Thursday, Apr 26, 2018
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Owens candidate touts benefits of open-door policy


`Anyone can come and talk to me about anything,' Dr. Vicky R. Smith, a finalist for president of Owens Community College, tells the audience at an open forum here.


Promising to promote trust and accessibility at Owens Community College, Dr. Vicky R. Smith made her pitch yesterday to be the college's next president.

“I have an open-door policy,” she said during an open forum. “Anyone can come and talk to me about anything.”

Dr. Smith is the vice president for academic services at Monroe Community College in Rochester, N.Y. She is one of three finalists vying to succeed Daniel Brown, who has been Owens' president since 1984 and who will retire at the end of this month.

A third presidential candidate, Dr. Christa Adams, will visit Owens today for open forums at the Perrysburg Township and Findlay campuses and an interview with the board of trustees. She is president of St. Clair County Community College in Port Huron, Mich.

Dr. Lawrence E. Grulick, vice president of instruction and educational services at Harrisburg Area Community College in Pennsylvania, was in town for meetings Monday.

The board of trustees is expected to name a president at its meeting Tuesday.

During two hour-long meetings yesterday with faculty, students, administrators, and others at each Owens campus, Dr. Smith, 53, talked about improving communication at the college.

“My philosophy is to work in a collegial, open relationship,” she said.

Communication at Owens was one concern recently raised by a team from the North Central Association of Colleges and Schools Commission on Institutions of Higher Education.

Dr. Smith, who had been president of a smaller school in Minnesota, Austin Community College, before joining Monroe Community College in 1997, addressed questions about campus governance, student retention, and strategic planning.

She said she has a history of supporting professional development for faculty, including the establishment of a teaching creative center while in Rochester. She said she implemented a technology plan to keep hardware and software current and tried, without much success, to improve the diversity of faculty on campus.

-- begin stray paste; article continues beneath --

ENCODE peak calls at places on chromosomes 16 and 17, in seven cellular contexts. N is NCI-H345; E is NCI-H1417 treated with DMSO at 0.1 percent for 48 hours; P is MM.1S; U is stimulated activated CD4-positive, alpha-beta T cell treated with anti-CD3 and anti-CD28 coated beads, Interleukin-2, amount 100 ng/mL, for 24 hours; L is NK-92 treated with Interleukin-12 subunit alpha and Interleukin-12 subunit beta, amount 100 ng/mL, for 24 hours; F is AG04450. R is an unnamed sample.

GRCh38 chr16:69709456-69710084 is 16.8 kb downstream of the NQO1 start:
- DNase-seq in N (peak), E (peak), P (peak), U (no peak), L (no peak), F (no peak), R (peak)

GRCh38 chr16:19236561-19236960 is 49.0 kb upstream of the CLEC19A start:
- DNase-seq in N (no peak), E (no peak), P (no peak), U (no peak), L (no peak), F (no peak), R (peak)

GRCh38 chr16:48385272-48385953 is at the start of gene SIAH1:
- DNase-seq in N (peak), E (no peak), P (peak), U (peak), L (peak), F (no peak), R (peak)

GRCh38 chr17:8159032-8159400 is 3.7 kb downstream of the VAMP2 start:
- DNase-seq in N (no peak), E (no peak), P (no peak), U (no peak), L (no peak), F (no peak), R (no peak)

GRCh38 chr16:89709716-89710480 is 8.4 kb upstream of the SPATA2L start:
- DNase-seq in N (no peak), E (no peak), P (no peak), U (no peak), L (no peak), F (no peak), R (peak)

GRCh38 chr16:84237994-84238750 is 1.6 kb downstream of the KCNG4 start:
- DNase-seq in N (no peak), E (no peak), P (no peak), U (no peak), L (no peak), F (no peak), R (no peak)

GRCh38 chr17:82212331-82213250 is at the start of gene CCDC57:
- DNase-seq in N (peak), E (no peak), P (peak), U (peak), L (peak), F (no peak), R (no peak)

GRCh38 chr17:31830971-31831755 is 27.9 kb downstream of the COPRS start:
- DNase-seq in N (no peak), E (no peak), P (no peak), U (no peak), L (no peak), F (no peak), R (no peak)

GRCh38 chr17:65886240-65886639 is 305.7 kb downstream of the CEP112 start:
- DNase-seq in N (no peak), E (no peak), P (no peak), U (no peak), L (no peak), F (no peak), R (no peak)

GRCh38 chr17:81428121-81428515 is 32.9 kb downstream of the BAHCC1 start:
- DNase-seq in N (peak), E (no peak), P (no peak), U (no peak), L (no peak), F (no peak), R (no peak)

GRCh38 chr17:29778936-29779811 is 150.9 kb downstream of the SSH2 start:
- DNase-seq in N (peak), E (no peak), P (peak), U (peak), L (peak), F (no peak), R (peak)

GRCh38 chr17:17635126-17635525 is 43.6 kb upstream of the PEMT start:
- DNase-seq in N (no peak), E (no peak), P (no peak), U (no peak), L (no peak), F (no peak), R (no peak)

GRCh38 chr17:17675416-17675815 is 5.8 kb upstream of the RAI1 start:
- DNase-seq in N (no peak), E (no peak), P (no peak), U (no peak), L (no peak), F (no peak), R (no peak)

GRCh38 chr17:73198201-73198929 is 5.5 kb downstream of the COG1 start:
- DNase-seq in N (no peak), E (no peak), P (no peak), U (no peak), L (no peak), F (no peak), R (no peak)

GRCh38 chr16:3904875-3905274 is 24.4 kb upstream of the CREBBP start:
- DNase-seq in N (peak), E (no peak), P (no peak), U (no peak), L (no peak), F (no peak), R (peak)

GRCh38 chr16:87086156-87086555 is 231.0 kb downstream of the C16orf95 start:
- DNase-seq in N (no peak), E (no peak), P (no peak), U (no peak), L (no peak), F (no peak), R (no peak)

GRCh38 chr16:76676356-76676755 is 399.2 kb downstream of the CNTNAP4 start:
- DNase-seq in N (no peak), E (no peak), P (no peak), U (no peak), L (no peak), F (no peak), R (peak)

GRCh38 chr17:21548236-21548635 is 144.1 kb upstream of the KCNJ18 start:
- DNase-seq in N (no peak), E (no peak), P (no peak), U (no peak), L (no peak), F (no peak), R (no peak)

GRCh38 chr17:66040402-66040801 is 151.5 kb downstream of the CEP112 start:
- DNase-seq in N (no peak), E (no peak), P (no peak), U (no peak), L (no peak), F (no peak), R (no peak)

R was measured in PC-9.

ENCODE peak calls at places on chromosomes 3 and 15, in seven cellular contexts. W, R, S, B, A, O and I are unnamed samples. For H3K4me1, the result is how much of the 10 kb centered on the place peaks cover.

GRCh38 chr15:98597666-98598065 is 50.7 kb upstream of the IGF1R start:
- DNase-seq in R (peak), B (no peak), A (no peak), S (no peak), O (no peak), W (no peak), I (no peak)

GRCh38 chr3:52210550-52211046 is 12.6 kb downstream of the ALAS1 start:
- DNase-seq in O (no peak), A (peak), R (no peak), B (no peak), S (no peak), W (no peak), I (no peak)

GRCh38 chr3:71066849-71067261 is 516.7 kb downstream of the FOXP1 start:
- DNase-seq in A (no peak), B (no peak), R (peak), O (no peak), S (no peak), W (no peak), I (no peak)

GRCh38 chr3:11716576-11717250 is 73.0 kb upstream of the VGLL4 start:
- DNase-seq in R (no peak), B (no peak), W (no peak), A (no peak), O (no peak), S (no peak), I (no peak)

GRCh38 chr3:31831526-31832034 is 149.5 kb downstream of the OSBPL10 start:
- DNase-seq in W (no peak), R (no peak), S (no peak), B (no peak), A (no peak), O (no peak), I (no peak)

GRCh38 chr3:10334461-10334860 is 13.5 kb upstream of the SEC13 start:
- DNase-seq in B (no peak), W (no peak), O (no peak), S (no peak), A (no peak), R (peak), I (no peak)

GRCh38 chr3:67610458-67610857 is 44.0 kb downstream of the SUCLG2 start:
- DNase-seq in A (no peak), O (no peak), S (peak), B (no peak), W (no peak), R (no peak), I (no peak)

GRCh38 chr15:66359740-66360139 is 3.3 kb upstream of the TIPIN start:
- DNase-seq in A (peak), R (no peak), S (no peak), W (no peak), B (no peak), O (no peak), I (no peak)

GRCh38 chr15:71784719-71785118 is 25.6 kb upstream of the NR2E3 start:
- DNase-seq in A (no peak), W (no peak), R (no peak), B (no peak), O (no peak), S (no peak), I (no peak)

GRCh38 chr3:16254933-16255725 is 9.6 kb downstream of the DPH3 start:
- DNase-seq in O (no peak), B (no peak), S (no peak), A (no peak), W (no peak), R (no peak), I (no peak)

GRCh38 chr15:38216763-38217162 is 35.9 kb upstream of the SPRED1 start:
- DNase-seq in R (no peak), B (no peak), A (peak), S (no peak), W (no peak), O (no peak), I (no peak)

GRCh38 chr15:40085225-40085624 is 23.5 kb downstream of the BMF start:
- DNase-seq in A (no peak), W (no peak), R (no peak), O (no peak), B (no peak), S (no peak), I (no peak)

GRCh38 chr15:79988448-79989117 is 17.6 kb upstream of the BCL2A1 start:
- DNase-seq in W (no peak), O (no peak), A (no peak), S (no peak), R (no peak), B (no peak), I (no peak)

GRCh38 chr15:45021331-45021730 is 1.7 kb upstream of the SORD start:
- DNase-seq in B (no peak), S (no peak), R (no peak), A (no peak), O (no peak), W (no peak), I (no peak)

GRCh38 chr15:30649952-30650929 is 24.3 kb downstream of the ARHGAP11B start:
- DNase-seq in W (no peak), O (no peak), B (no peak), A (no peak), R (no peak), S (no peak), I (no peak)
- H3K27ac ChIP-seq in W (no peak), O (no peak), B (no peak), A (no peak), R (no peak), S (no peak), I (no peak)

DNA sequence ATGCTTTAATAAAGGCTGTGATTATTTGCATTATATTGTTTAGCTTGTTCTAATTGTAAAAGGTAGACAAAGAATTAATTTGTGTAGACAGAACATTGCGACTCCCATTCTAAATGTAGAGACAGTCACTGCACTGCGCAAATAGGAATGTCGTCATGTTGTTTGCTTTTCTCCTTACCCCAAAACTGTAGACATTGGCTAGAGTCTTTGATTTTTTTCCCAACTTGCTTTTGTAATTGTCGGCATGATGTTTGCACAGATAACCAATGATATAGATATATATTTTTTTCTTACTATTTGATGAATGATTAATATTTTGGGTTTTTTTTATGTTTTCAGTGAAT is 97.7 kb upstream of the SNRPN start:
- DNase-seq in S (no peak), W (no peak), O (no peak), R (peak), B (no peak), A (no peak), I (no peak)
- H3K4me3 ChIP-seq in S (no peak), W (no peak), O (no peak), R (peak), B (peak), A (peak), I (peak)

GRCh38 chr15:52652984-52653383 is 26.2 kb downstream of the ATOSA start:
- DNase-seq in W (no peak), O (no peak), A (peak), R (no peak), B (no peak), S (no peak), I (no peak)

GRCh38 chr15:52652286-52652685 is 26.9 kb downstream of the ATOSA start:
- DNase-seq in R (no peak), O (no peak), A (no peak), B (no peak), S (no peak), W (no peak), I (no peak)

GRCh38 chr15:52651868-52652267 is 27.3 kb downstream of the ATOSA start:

Monroe Community College, which consists of two campuses, has an enrollment of about 14,000 students. Owens has an enrollment of about 15,500.

Most of the 16 evaluation forms that were turned in immediately following the forums were generally positive and cited Dr. Smith's personality and passion for community colleges as strengths.

Dermot Forde, coordinator of student activities, said Dr. Smith seemed very personable and supportive and would relate well with campus constituencies.

“She seemed very committed to the goal of educating the community,” said Susan Burris, an associate professor in communication/humanities at the Findlay campus.

David Wells, assistant director of the Owens advising center, added: “She seemed to be someone who would be very approachable.”

After receiving a bachelor's degree in education from Eastern Illinois University, Dr. Smith went on to receive a master's degree in library science from the University of Illinois and a doctorate in community college administration from Northern Illinois University.

Dr. Smith said she made a conscious decision to work for community colleges, even when she had offers from four-year liberal arts colleges and high schools.

“Community colleges are the places that really impact people's lives,” she said.

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